MDRC partnered with the Community College Research Center to evaluate the efficacy of a multiple measures assessment (MMA) system compared to a standard practice of using a single test to identify students who require developmental education. Developmental education in community colleges is meant to help students acquire the literacy and numeracy skills necessary for college-level coursework but this form of support costs time and money. Multiple Measures Assessment (MMA) is an alternative to the practice of administering a single test to assess if colleges should place students in developmental education. MMA systems might help college administrators identify students who need developmental education versus students who can begin with standard coursework.
This study began prior to the fall 2018 semester and was conducted in four community colleges: Anoka Ramsey Community College (Coon Rapids, MN), Century College (White Bear Lake, MN), Minneapolis Community and Technical College (Minneapolis, MN), and Normandale Community College (Bloomington, MN). A fifth institution, Madison College, was also initially involved in the study but outcomes from this school are not included because of MMA implementation challenges; findings from this school should however be included in future reports. The multiple measures used in the study included high school grade point averages (GPA), SAT and ACT scores, and assessments of noncognitive skills such as students’ attitudes toward college and motivation. Study outcomes focused on college enrollment and progress.
The group of students assigned to be assessed via MMA leads to the main purpose of this study; some of these students had test scores that, if they were in the business-as-usual condition, would have led to their placement in developmental education. However, some of these students had high school GPA or other scores that allowed for them to be placed in college-level courses given they were in the MMA condition. These students were described as being in a “bump up” zone. The students in this zone were subsequently assigned to either standard college courses or developmental education courses. The study therefore evaluated both (1) the impact of MMA use on college enrollment and progress as well as (2) “bumping up” students who normally would be assigned to developmental education in standard courses to see if this had an impact on college enrollment and progress.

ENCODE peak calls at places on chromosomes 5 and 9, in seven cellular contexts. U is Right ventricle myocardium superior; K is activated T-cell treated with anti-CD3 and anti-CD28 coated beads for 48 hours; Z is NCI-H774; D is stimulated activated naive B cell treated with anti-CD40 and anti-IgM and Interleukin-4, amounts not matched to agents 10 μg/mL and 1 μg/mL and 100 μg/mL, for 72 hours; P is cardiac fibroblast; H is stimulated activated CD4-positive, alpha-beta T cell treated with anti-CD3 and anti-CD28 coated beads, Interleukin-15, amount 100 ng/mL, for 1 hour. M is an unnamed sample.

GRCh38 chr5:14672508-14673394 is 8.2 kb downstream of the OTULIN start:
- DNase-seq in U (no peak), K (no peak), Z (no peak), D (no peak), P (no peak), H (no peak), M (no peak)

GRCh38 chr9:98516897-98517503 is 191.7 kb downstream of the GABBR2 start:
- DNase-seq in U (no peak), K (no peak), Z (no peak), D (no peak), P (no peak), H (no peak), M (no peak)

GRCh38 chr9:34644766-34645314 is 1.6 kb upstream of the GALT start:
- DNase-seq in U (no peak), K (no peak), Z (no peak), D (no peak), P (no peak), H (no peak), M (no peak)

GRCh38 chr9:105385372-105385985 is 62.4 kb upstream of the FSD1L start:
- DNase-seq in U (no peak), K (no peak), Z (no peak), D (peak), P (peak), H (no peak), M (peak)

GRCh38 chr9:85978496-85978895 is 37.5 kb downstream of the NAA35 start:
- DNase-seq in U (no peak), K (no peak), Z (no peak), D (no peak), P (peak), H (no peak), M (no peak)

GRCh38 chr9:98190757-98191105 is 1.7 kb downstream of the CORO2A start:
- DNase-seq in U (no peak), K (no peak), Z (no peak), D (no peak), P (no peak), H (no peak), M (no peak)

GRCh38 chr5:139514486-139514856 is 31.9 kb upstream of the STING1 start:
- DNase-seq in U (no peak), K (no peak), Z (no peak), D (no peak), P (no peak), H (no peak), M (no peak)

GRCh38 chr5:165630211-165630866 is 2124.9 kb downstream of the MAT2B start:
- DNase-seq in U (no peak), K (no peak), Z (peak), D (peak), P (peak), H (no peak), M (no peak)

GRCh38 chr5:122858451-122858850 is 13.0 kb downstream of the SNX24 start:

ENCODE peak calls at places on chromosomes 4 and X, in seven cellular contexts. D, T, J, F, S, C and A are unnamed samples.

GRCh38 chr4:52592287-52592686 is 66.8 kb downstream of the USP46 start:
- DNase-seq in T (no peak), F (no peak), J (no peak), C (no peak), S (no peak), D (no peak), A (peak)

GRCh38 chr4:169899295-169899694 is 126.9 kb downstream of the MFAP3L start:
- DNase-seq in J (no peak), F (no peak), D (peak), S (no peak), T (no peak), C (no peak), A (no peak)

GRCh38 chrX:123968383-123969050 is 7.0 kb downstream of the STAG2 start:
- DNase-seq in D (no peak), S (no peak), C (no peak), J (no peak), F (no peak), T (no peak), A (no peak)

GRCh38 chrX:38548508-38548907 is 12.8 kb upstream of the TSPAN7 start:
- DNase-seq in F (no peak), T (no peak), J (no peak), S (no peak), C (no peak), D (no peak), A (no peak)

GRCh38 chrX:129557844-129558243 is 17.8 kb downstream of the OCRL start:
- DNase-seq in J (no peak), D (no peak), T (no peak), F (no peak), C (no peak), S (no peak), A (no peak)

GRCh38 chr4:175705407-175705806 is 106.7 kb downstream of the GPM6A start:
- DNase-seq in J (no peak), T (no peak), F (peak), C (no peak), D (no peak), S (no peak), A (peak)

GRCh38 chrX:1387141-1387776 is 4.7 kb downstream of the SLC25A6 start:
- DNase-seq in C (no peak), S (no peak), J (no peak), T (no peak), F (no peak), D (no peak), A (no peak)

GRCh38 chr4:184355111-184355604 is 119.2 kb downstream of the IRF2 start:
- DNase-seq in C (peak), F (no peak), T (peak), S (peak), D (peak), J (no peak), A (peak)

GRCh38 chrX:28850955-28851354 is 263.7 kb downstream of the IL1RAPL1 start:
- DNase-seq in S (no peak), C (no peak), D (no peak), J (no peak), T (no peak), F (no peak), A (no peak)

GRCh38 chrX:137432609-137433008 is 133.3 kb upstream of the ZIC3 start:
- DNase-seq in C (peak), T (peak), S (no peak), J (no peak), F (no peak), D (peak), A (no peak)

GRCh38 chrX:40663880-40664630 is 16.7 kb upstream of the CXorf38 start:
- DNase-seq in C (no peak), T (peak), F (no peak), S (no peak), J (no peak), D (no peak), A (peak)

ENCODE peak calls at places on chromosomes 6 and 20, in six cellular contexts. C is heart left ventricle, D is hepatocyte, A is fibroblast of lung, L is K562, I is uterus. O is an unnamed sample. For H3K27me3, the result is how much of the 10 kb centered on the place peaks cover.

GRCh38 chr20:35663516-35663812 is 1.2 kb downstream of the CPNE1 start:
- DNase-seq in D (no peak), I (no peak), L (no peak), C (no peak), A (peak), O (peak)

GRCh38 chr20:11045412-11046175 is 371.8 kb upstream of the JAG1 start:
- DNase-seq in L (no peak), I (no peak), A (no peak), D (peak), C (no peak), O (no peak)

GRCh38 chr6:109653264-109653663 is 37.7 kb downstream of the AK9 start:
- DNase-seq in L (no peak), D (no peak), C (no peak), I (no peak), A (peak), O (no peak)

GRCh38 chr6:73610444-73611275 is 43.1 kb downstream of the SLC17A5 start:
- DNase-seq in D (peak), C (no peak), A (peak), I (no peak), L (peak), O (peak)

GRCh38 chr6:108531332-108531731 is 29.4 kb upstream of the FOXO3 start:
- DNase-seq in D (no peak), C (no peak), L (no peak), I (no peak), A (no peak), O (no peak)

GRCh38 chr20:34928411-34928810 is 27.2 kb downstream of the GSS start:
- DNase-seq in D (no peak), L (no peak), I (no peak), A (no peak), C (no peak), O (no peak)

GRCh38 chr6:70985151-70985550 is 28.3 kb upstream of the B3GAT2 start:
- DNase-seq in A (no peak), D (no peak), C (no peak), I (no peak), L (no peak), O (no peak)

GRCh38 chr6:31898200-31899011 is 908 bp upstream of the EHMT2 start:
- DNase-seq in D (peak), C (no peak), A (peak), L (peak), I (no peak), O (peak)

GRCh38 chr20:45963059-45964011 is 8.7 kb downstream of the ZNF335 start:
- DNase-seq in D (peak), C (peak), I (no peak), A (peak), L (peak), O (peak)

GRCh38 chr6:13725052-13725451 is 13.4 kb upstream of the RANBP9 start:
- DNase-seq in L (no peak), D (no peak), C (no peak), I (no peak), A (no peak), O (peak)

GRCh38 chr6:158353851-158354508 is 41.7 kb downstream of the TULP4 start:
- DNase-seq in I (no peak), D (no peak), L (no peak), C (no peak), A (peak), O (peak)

There were 5,282 students in the study sample. More than half the students (59.6 percent) in the study were 20 years old or under (26.4 percent of the students were between the ages of 21 and 30), and approximately half were females (52.1 percent). Almost half of the sample was white (48.5 percent), 20.2 percent of the sample was black, and 41.6 percent of the sample was eligible to receive a Pell grant. The follow-up study examined outcomes for 624 bump up students, taken from the MMA group, who were randomly assigned to either take college courses or developmental education courses in English. There were 703 students assigned to take college courses or developmental education courses in Mathematics. Bump up students were described by the authors as representing the main analytic sample for the study.
Colleges participating in this project used their respective MMA system to determine if students in the intervention should be placed in college-level or developmental education courses. Each college had a different variant of MMA, but all systems included two or more of the following measures: placement test scores, high school GPA, the results of noncognitive assessments, or scores from the ACT and SAT. In some colleges, a system of “decision bands,” applicable to students within a particular score range, was used. In these colleges, students who earned test scores within a specific range would be evaluated using other measures. Students received only information on the course or courses in which they were placed; students did not receive their placement scores.
Students in the business-as-usual condition were assessed for the need to participate in developmental education using a single placement test, which was typically the ACCUPLACER. The ACCUPLACER was developed by the College Board to assess skills in reading, math, and writing.
Support for implementation
Participating colleges established their own MMA system and when doing so received technical assistance from MDRC and the Community College Research Center (CCRC). College staff reported that they faithfully followed placement rules and adhered to placement procedures for both groups of students, although there were a few notable exceptions. Colleges included post-placement advising and registration session for students who were bumped up as a result of the MMA system.